Someone has bid more than $2 million for the first New Shepard seat
Suborbital spaceflight cachet —
The bidding will culminate in a live auction on June 12.
On Wednesday morning, Blue Origin unsealed the high bid for its auction of a spaceflight seat. The bid of $1.4 million soon rose to $2 million. As of this writing, it is at $2.4 million.
The auction is for one seat on the first flight of Blue Origin’s New Shepard launch system. This autonomous vehicle—a rocket and capsule that ascends to an altitude above 100 km—has six seats for passengers. The company plans to fly its first mission on July 20.
Blue Origin has not said who else will be flying onboard this first mission or whether the passengers will include Blue Origin founder Jeff Bezos.
The unsealed online auction for this seat will continue until June 10. Then, on June 12, the company will hold a live online auction among verified bidders to finally sell the seat. The company said the winning bid amount will be donated to Blue Origin’s foundation, Club for the Future, to inspire future generations to pursue careers in STEM and help invent the future of life in space.
Beyond this auction, Blue Origin has not released pricing for New Shepard flights—either for individual tickets or for an entire mission. However, a well-placed source told Ars that the per-seat price would be “well north” of $500,000 and much closer to $1 million for the first several flights.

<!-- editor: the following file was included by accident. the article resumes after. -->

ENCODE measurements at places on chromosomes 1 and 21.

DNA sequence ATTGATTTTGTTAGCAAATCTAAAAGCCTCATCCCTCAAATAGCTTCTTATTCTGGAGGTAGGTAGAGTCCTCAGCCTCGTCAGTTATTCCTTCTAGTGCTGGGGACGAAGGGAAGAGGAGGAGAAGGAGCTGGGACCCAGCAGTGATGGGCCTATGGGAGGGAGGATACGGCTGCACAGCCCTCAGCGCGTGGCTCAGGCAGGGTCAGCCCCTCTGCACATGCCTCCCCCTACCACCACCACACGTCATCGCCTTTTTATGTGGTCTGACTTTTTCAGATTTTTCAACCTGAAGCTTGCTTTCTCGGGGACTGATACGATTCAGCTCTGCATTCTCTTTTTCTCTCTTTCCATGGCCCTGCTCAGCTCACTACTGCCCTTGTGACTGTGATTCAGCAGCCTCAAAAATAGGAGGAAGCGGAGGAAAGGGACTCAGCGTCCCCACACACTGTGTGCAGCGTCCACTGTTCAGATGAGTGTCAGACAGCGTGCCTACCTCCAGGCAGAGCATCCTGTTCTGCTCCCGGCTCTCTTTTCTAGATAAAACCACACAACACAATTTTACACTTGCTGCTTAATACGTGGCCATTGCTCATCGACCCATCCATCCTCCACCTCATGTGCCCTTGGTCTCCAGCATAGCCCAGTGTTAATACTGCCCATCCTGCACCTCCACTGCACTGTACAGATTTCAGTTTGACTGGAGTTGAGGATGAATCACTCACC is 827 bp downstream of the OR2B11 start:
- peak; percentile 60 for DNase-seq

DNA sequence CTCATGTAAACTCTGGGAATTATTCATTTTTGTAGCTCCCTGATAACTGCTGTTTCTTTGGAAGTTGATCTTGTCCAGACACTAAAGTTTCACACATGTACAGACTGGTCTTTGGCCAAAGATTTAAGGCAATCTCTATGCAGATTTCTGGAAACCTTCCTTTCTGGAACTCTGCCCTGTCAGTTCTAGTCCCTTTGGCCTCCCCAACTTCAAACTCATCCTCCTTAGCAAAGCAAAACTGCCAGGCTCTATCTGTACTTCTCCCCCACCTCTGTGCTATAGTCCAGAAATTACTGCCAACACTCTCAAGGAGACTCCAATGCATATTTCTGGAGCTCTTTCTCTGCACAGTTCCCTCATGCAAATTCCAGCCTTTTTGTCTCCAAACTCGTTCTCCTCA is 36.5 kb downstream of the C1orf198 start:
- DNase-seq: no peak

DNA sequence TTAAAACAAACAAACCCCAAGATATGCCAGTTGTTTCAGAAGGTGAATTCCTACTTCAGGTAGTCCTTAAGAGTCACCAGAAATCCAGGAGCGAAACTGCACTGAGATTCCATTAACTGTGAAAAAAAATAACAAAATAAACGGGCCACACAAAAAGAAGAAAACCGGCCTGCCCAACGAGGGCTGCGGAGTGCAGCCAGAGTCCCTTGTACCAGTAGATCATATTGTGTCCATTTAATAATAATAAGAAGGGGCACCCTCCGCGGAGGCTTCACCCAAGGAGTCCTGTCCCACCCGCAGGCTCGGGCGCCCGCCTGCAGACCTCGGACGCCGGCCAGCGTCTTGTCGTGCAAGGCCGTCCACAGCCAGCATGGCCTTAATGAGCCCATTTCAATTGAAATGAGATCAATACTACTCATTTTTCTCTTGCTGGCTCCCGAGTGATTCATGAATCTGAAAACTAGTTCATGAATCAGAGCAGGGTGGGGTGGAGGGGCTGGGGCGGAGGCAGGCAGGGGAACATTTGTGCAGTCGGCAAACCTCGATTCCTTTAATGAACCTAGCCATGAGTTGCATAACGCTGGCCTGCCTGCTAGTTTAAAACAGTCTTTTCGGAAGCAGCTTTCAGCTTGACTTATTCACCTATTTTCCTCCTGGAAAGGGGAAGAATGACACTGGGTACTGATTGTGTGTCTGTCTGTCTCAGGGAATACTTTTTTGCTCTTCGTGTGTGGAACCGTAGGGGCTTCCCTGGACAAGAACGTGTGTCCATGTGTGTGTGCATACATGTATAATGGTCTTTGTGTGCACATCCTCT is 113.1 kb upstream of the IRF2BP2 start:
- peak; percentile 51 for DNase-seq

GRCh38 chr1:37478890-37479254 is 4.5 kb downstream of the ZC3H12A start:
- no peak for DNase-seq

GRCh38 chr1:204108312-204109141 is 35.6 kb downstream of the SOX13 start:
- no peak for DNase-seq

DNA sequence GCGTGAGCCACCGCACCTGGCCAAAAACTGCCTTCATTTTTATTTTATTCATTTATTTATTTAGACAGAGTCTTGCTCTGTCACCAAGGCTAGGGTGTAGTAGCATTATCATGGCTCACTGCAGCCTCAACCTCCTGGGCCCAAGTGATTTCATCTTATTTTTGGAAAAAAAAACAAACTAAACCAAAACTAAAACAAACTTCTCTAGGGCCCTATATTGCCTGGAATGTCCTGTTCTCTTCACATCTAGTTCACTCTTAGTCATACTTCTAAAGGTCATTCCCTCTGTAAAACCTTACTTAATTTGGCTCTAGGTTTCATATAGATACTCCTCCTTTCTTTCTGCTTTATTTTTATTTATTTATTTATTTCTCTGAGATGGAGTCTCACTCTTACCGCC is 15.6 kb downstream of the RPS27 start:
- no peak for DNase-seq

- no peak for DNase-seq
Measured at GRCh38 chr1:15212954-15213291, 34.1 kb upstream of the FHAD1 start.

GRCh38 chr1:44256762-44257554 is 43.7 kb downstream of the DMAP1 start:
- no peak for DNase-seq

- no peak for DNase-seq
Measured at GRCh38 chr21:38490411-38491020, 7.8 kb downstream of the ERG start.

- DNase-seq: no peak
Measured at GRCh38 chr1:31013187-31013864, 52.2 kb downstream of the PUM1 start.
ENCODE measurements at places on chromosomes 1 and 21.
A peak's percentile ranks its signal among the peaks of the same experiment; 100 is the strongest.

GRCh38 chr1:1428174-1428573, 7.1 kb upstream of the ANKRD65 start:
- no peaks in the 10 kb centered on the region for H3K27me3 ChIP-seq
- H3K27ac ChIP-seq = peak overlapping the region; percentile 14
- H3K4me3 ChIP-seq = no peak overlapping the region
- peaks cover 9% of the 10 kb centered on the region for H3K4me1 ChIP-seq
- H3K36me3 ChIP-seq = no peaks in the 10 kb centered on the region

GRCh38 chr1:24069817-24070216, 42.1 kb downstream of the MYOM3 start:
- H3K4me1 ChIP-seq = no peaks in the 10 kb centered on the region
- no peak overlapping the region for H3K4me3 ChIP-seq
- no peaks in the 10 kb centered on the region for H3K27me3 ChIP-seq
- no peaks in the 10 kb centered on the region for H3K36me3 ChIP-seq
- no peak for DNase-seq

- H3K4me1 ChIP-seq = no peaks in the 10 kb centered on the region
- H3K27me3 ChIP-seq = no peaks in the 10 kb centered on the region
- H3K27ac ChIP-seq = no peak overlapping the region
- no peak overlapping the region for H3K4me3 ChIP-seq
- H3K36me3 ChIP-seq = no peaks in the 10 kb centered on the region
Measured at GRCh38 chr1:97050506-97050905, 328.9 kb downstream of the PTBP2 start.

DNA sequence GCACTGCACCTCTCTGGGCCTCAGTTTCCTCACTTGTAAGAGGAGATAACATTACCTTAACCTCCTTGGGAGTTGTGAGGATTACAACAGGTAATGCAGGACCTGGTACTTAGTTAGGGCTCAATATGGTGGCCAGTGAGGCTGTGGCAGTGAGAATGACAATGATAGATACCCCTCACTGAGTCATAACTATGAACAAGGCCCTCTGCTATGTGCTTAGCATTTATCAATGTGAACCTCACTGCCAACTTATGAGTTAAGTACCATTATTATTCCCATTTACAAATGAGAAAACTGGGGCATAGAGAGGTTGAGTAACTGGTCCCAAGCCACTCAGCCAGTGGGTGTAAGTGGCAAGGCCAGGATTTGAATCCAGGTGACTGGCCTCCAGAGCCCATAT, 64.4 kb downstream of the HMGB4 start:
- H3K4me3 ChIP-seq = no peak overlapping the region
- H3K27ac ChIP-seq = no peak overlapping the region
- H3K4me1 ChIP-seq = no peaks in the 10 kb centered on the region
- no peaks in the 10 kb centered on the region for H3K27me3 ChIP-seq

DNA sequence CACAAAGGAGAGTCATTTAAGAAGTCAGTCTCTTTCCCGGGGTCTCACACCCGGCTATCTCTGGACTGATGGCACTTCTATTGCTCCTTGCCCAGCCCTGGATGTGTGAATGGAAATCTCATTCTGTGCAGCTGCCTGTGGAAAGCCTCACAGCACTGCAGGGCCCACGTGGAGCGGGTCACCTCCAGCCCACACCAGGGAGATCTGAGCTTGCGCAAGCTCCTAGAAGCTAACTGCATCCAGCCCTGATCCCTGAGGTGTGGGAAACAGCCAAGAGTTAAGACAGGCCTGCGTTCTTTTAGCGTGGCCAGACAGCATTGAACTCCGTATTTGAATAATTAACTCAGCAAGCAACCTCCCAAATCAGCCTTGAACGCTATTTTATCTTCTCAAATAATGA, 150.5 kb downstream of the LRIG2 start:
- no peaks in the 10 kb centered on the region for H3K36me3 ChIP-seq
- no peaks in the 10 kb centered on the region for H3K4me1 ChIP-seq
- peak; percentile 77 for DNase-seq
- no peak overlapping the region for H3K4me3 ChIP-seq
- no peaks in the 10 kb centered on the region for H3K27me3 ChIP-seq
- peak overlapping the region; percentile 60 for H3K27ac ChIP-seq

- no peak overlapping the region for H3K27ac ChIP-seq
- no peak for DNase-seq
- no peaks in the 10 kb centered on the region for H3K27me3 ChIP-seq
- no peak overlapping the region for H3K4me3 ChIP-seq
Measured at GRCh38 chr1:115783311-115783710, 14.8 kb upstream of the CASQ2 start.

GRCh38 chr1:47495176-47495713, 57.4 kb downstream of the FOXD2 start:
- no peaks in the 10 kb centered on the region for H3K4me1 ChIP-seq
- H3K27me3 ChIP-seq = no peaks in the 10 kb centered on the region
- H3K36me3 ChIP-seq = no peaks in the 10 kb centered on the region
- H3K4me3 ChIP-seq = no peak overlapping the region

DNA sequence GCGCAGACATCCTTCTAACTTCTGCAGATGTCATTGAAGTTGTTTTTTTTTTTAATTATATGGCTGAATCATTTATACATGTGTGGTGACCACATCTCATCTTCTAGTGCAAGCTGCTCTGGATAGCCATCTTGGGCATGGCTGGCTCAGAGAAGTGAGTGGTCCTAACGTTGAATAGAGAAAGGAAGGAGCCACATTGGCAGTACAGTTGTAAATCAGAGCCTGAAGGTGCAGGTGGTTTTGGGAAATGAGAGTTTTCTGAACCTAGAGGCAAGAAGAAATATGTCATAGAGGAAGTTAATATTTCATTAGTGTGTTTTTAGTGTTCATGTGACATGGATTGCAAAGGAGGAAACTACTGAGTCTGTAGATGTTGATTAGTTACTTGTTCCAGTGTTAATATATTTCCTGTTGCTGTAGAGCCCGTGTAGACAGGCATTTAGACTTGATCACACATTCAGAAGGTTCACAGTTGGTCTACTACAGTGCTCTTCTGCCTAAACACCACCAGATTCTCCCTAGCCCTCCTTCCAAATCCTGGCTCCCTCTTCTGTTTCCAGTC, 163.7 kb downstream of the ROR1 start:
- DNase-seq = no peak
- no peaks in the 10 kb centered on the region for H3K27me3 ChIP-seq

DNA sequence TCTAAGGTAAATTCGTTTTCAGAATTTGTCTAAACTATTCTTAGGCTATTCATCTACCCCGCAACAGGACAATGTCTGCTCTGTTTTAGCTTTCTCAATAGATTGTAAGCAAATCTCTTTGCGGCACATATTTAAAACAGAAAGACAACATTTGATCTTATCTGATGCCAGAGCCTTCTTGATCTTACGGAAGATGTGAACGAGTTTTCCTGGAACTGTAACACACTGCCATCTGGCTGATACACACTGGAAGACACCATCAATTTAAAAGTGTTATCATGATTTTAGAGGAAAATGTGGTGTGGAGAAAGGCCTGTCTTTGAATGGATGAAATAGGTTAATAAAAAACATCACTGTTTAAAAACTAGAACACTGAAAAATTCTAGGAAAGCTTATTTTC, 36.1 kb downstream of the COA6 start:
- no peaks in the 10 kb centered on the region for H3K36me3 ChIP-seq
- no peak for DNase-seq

The current bid above $2 million speaks to the demand for suborbital spaceflight—passengers on New Shepard will experience the thrill of a rocket launch and several minutes of weightlessness—as well as the cachet of flying early in the program.
With New Shepard, Blue Origin will be charging well above the original price, $250,000, that competitor Virgin Galactic charged for seats on its suborbital space plane. This may be partly because New Shepard will go above the Kármán line of 100 km, compared to about 80 km for Virgin Galactic.
Bezos’ company may also be able to charge a premium for flights now because Virgin Galactic is not yet ready to fly commercial passengers on its VSS Unity spacecraft, which remains in a testing period. The company has not said when VSS Unity will begin flying paying customers, but it now seems likely this date will slip into 2022.